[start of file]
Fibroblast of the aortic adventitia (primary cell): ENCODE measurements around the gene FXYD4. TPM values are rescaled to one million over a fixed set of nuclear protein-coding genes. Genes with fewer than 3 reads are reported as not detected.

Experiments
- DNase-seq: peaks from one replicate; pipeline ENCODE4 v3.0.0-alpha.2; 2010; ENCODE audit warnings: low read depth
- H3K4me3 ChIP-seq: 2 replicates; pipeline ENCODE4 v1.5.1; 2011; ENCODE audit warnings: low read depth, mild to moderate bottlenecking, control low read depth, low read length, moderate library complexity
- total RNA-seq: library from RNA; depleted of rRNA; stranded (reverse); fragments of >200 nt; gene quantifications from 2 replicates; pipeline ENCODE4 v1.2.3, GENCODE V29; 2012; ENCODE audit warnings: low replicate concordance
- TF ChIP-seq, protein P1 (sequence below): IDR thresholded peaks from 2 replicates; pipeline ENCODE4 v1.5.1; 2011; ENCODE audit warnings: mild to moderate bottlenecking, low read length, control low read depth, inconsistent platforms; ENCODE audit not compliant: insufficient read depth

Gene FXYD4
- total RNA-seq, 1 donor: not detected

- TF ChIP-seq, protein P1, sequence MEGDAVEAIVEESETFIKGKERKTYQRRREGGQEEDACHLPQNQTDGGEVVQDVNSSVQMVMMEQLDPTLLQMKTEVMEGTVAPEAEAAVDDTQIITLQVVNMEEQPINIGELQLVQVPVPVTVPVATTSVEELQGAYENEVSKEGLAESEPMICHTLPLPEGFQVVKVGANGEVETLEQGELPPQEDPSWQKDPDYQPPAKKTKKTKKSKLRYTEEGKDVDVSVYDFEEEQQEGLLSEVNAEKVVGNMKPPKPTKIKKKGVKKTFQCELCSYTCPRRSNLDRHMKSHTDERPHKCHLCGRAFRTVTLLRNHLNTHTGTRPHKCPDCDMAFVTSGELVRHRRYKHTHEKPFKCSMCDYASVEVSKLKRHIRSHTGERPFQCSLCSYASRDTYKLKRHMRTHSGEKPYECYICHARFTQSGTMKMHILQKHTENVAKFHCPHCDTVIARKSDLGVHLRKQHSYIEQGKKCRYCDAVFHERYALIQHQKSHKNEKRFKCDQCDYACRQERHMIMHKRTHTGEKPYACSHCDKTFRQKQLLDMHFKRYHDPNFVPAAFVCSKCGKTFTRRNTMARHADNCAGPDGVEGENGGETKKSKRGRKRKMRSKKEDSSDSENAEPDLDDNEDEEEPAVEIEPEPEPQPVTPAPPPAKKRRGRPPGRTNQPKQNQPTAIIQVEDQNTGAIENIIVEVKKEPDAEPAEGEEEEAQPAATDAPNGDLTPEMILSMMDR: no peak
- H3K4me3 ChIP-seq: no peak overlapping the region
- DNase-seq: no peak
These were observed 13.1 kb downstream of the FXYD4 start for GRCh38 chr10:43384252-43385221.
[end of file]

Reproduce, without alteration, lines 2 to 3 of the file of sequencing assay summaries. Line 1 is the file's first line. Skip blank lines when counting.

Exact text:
Experiments
- DNase-seq: peaks from one replicate; pipeline ENCODE4 v3.0.0-alpha.2; 2010; ENCODE audit warnings: low read depth